This seminar in epileptology addresses Learning Objective 6.1.4 of the International League against Epilepsy Curriculum: Demonstrate the ability to recognize and manage the special needs of persons with epilepsy (and Neurodevelopmental Disorders [NDDs]). The review identifies the essential competencies for neurologists working with people with epilepsy and NDDs, and these competencies are discussed alongside clinical examples. Furthermore, the seminar explores the opportunities offered by integrated service provision between neurology and services for NDD. The epileptic encephalopathies are not a subject of this seminar paper as they are circumscribed by other ILAE learning objectives. This seminar frames the complexity of seizures in association with NDD with a focus on major NDDs; intellectual disability, autism spectrum disorder, and attention deficit hyperactivity disorder. The evidence presented considers epidemiology, co-morbidities, risk factors, mortality, and the diagnostic and treatment challenges. People with NDDs and epilepsy have higher rates of physical and psychiatric co-morbidity, polypharmacy, neuropsychiatric side effects of drugs, and premature mortality including sudden unexpected death in epilepsy. There is a limited Level 1 evidence base to guide assessment and treatment for seizures in adults with NDDs. Therefore, throughout this seminar, the evidence presented for associations and treatment should be observed in context along with its limitations. The evidence for pharmacological treatment of seizures in association with NDDs is presented alongside expert commentary and guidance. There is Level 2 evidence to support treatment with some of the newer anti-seizure medications including brivaracetam, lacosamide, eslicarbazepine acetate, and perampanel as second-line choices. Seizures with a co-morbid NDD should be considered as a collective complex clinical presentation and not discrete conditions. This seminar was co-designed, co-produced and co-authored by an expert by experience and includes case studies and a video to highlight what can go wrong and how it can be avoided.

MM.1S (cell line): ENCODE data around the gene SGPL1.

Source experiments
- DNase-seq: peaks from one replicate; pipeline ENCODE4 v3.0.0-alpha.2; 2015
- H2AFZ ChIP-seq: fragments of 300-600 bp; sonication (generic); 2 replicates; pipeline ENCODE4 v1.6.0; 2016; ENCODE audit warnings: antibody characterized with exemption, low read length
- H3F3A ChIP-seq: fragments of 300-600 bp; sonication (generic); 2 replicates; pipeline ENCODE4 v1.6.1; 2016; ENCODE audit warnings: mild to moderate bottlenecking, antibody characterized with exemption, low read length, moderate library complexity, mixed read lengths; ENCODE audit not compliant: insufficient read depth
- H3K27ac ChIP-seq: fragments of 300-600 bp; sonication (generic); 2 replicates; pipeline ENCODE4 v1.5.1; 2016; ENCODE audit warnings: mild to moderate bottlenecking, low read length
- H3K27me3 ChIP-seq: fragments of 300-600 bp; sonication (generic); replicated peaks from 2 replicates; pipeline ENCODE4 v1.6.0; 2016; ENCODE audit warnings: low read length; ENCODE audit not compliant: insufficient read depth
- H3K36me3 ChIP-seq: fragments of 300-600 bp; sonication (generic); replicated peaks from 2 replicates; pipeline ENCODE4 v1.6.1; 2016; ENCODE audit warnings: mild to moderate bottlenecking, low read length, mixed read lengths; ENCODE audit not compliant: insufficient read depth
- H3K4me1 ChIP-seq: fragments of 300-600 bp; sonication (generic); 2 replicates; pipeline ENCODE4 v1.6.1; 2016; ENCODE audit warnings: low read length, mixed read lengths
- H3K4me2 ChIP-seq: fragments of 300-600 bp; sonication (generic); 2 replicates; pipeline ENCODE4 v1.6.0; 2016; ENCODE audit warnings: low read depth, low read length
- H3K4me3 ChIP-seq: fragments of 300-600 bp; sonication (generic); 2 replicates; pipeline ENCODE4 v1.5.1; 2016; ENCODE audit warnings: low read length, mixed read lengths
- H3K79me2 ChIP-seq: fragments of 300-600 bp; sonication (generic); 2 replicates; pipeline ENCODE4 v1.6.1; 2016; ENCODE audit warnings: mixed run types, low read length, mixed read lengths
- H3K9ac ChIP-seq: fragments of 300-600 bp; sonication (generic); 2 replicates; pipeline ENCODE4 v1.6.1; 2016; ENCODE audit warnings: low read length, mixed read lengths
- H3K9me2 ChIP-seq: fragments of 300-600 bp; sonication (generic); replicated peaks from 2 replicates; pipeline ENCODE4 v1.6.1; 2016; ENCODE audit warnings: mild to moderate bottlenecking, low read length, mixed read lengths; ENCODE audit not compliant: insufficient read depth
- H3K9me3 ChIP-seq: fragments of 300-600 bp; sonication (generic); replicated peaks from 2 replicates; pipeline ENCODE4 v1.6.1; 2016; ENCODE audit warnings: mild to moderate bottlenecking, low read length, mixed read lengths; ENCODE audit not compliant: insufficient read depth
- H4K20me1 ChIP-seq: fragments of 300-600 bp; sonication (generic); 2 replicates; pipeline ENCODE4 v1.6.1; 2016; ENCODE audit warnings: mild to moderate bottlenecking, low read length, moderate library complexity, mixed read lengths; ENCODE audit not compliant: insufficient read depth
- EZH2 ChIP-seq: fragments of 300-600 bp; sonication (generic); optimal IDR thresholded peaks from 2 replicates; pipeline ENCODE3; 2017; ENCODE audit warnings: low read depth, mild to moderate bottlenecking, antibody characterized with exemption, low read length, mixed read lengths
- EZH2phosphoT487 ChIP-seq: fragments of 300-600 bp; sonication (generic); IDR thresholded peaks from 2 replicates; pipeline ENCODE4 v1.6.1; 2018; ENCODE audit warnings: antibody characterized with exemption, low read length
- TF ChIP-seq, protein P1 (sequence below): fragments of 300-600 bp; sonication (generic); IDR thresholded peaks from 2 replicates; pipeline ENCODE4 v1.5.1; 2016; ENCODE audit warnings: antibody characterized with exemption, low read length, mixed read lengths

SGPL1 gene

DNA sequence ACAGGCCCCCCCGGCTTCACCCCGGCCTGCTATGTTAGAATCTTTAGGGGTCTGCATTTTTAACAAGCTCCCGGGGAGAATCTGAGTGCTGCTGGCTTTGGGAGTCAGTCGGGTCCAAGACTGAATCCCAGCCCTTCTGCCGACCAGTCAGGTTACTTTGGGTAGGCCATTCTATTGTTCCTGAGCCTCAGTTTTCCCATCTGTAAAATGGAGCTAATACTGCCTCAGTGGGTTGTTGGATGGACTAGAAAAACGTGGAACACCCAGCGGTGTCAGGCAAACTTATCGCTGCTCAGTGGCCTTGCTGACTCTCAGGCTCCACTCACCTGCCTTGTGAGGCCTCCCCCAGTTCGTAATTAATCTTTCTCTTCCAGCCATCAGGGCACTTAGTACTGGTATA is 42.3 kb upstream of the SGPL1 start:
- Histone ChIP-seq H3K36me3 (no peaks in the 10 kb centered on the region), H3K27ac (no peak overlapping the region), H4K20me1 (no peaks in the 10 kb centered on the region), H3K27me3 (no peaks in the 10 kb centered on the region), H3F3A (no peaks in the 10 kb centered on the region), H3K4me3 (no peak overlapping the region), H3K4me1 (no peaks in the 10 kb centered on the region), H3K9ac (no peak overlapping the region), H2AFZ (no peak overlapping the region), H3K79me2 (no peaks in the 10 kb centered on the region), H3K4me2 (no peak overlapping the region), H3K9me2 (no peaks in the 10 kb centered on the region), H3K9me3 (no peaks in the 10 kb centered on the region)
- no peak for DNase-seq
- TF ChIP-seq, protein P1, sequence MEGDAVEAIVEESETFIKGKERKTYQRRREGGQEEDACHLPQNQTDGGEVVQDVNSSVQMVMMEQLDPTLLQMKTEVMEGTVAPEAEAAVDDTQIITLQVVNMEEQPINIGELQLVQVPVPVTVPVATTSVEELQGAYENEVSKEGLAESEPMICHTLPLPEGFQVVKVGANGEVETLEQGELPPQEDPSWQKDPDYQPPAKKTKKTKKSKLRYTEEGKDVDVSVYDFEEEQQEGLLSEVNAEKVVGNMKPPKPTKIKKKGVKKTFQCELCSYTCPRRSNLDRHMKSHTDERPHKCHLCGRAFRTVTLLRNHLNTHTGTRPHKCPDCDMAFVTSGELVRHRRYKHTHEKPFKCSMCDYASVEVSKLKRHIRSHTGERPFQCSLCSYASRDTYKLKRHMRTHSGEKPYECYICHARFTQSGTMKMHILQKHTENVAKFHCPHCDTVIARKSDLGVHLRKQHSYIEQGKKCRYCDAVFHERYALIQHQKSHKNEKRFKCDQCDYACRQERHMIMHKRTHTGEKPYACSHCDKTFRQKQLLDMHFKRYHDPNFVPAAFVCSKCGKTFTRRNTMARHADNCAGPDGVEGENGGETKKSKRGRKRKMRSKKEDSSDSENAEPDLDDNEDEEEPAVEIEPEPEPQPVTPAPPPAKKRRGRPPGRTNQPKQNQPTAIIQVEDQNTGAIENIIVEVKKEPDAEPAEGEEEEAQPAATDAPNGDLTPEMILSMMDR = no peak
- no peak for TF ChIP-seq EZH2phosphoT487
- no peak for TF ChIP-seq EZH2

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Epileptic Disorders: international epilepsy journal with videotape



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